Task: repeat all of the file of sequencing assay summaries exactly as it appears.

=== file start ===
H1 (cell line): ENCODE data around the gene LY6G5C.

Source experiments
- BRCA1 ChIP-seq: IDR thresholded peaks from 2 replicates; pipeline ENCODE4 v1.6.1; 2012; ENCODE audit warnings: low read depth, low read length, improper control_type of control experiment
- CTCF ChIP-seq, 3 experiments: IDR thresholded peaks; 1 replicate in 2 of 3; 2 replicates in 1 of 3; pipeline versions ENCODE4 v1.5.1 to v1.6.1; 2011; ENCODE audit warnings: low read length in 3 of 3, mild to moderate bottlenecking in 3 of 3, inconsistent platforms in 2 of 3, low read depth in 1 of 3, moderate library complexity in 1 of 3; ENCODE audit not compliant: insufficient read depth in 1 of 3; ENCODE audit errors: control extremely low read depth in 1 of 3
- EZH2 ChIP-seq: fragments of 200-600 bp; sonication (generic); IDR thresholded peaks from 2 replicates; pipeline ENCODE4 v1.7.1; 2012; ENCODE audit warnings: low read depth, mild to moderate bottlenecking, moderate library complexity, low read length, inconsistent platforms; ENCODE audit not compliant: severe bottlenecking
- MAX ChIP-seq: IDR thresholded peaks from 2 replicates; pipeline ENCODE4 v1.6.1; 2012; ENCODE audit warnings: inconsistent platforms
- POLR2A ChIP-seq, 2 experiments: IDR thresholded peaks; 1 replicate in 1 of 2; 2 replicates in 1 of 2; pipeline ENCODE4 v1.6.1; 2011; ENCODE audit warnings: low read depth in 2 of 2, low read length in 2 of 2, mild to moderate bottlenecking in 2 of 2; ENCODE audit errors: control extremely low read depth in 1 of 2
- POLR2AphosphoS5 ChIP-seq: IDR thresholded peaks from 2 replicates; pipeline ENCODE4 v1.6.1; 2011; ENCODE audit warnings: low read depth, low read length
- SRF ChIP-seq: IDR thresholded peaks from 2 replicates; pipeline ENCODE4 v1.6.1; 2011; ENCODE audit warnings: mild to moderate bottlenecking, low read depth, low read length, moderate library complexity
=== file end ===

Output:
H1 (cell line): ENCODE data around the gene LY6G5C.

Source experiments
- BRCA1 ChIP-seq: IDR thresholded peaks from 2 replicates; pipeline ENCODE4 v1.6.1; 2012; ENCODE audit warnings: low read depth, low read length, improper control_type of control experiment
- CTCF ChIP-seq, 3 experiments: IDR thresholded peaks; 1 replicate in 2 of 3; 2 replicates in 1 of 3; pipeline versions ENCODE4 v1.5.1 to v1.6.1; 2011; ENCODE audit warnings: low read length in 3 of 3, mild to moderate bottlenecking in 3 of 3, inconsistent platforms in 2 of 3, low read depth in 1 of 3, moderate library complexity in 1 of 3; ENCODE audit not compliant: insufficient read depth in 1 of 3; ENCODE audit errors: control extremely low read depth in 1 of 3
- EZH2 ChIP-seq: fragments of 200-600 bp; sonication (generic); IDR thresholded peaks from 2 replicates; pipeline ENCODE4 v1.7.1; 2012; ENCODE audit warnings: low read depth, mild to moderate bottlenecking, moderate library complexity, low read length, inconsistent platforms; ENCODE audit not compliant: severe bottlenecking
- MAX ChIP-seq: IDR thresholded peaks from 2 replicates; pipeline ENCODE4 v1.6.1; 2012; ENCODE audit warnings: inconsistent platforms
- POLR2A ChIP-seq, 2 experiments: IDR thresholded peaks; 1 replicate in 1 of 2; 2 replicates in 1 of 2; pipeline ENCODE4 v1.6.1; 2011; ENCODE audit warnings: low read depth in 2 of 2, low read length in 2 of 2, mild to moderate bottlenecking in 2 of 2; ENCODE audit errors: control extremely low read depth in 1 of 2
- POLR2AphosphoS5 ChIP-seq: IDR thresholded peaks from 2 replicates; pipeline ENCODE4 v1.6.1; 2011; ENCODE audit warnings: low read depth, low read length
- SRF ChIP-seq: IDR thresholded peaks from 2 replicates; pipeline ENCODE4 v1.6.1; 2011; ENCODE audit warnings: mild to moderate bottlenecking, low read depth, low read length, moderate library complexity